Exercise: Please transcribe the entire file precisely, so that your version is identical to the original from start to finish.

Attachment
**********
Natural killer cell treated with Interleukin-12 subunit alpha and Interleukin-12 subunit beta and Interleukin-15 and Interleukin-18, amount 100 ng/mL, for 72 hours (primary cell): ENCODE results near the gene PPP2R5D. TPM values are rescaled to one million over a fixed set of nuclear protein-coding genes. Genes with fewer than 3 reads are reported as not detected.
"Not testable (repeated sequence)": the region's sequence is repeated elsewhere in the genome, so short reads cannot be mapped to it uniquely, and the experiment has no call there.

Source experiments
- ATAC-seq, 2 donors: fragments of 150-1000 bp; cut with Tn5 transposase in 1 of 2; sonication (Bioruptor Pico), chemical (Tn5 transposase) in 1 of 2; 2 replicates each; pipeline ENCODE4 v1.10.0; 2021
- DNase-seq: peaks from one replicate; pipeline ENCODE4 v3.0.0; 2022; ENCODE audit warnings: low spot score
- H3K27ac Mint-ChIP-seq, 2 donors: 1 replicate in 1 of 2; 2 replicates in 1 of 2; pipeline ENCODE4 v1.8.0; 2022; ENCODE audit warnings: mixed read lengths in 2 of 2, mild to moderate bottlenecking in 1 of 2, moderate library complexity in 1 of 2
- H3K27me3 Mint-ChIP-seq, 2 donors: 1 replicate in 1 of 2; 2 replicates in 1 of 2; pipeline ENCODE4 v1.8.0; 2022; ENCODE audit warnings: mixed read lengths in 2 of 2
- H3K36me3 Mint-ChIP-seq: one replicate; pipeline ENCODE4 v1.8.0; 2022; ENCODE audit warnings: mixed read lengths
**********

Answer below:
Natural killer cell treated with Interleukin-12 subunit alpha and Interleukin-12 subunit beta and Interleukin-15 and Interleukin-18, amount 100 ng/mL, for 72 hours (primary cell): ENCODE results near the gene PPP2R5D. TPM values are rescaled to one million over a fixed set of nuclear protein-coding genes. Genes with fewer than 3 reads are reported as not detected.
"Not testable (repeated sequence)": the region's sequence is repeated elsewhere in the genome, so short reads cannot be mapped to it uniquely, and the experiment has no call there.

Source experiments
- ATAC-seq, 2 donors: fragments of 150-1000 bp; cut with Tn5 transposase in 1 of 2; sonication (Bioruptor Pico), chemical (Tn5 transposase) in 1 of 2; 2 replicates each; pipeline ENCODE4 v1.10.0; 2021
- DNase-seq: peaks from one replicate; pipeline ENCODE4 v3.0.0; 2022; ENCODE audit warnings: low spot score
- H3K27ac Mint-ChIP-seq, 2 donors: 1 replicate in 1 of 2; 2 replicates in 1 of 2; pipeline ENCODE4 v1.8.0; 2022; ENCODE audit warnings: mixed read lengths in 2 of 2, mild to moderate bottlenecking in 1 of 2, moderate library complexity in 1 of 2
- H3K27me3 Mint-ChIP-seq, 2 donors: 1 replicate in 1 of 2; 2 replicates in 1 of 2; pipeline ENCODE4 v1.8.0; 2022; ENCODE audit warnings: mixed read lengths in 2 of 2
- H3K36me3 Mint-ChIP-seq: one replicate; pipeline ENCODE4 v1.8.0; 2022; ENCODE audit warnings: mixed read lengths